I finished a packtrip a few weeks ago in the Ansel Adams wilderness with a great group of artist friends, Paul Kratter, Terry Miura, Michele DeBraganca, Jim Wodark, Kim Lordier, Ernesto Nemesio, and Robert Steele. Each year brings a different set of experiences.... due to weather, place, and other circumstances, and this trip was no different. We hiked in as clouds were building up, and ended up in a thunderstorm for the last few hours of the hike. We arrived in camp late afternoon, put up our tents in a downpour, then all crawled inside and slept for a few hours, emerging to eat dinner in the dark. We hit a pattern of afternoon rain and thunder for most of the week, so most of our productive hours took place from sunrise to mid afternoon, before we had to beat a retreat to our tents.
The image above is a study from the first morning. All these pieces have been pinned up in my studio for a few weeks, so most have benefited from a fair amount of touchup/repair/cleanup. When I was up there, I felt pretty limited at times regarding my color choices when faced with certain lighting conditions. Backlit trees in warm morning light, and distant blue shadows in a certain value range were two recurring lighting setups. I was aware of it up there, and it was evident when I got my work home. I needed to knock down certain saturated hues, and also add more complexity and variety of color to some areas. Maybe if we had painted more at different times of day I wouldn't have felt constrained as much. I did a lot of morning paintings. Here's a few more:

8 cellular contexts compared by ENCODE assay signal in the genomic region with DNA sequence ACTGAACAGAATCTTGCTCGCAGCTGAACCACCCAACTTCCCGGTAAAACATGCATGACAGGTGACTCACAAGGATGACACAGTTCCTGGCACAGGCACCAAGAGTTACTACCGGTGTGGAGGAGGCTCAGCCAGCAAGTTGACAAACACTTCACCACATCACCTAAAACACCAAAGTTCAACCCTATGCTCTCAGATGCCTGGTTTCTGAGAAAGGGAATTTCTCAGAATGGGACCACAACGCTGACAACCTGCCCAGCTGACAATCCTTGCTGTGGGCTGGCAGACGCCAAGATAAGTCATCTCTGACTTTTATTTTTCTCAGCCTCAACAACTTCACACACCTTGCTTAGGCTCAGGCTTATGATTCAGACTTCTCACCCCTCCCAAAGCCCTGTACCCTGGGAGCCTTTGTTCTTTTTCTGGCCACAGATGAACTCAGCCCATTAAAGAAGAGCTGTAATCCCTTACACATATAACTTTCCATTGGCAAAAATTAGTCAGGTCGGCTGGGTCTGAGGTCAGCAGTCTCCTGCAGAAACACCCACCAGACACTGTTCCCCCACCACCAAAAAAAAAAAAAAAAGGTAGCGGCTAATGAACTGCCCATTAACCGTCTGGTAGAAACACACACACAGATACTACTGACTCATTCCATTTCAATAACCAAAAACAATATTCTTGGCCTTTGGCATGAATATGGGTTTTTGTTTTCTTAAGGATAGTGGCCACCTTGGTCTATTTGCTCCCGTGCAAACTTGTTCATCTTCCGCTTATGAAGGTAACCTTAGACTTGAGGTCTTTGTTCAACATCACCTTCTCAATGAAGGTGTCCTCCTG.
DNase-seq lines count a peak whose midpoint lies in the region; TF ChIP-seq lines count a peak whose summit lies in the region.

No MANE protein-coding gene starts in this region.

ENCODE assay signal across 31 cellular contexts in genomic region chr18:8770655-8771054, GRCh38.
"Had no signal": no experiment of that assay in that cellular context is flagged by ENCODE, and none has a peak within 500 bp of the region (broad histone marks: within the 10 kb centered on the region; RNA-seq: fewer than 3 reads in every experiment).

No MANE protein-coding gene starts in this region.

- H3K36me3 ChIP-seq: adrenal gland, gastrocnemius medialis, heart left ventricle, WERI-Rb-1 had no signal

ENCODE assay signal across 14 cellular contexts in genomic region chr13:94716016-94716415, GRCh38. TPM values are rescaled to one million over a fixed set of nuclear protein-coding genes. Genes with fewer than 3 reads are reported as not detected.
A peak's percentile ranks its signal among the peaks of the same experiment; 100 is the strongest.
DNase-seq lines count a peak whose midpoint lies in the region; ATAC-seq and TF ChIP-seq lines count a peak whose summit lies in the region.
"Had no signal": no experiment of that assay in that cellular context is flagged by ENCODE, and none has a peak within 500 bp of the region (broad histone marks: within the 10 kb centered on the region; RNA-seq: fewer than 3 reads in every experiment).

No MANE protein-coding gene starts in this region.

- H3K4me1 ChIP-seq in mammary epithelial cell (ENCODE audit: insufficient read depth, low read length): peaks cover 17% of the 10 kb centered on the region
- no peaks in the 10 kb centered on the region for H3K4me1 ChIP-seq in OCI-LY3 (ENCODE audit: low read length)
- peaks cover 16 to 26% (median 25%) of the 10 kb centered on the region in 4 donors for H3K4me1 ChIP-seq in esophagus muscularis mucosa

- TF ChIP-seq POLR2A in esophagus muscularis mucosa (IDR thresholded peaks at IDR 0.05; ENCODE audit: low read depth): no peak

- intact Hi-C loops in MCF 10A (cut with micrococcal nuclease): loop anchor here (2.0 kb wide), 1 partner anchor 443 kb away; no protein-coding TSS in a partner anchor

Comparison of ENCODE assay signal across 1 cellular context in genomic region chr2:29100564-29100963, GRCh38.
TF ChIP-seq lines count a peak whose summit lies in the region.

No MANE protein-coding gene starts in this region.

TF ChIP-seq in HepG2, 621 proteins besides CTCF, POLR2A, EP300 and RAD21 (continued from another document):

I always enjoy the subtle temperature shifts of the light bouncing off of shadowed granite. Plenty of boulders were available to explore and celebrate this quality. I would just wander out of camp slowly, studying views. I usually didn't get too far. This one is about 100 yards from my tent.
This is part of the shoreline of a pond about a few minutes walk from camp. 6 years ago we camped near here, and I swam in this pond almost every day. This year I swam in the lake.
Mid-morning, probably around 10-11-ish... After a swim, back to work!
There was a large area towards the west end of the lake that was dotted with numerous erratics such as this one. The recurring threat of afternoon rain kept us from moving too far afield from the shelter of our tents. Consequently, we never hiked to the beautiful upper meadow and melt pond at the base of the peak. I hope to return there another year.
A quick sketch of the north shoulder of Mt. Banner as clouds start boiling up around noon from the west. On a few days the clouds came from the east.
A good example of the typical afternoon weather (cloudy and threatening to rain) vs. the 'rare' sunny evening. The large snow patch is part of Mt. Ritter, viewed over the south shoulder of Mt. Banner.
Painted on the last afternoon. I had been walking by this view all week, and finally gave it a shot. The 'wall' of the mountain in the background was in shadow from overhanging clouds. The light on the rocks was intermittent. It was the oblique angle of the cliff with the tree shooting up that kept catching my eye.
A view across the lake. The last piece I did the morning before we hiked out.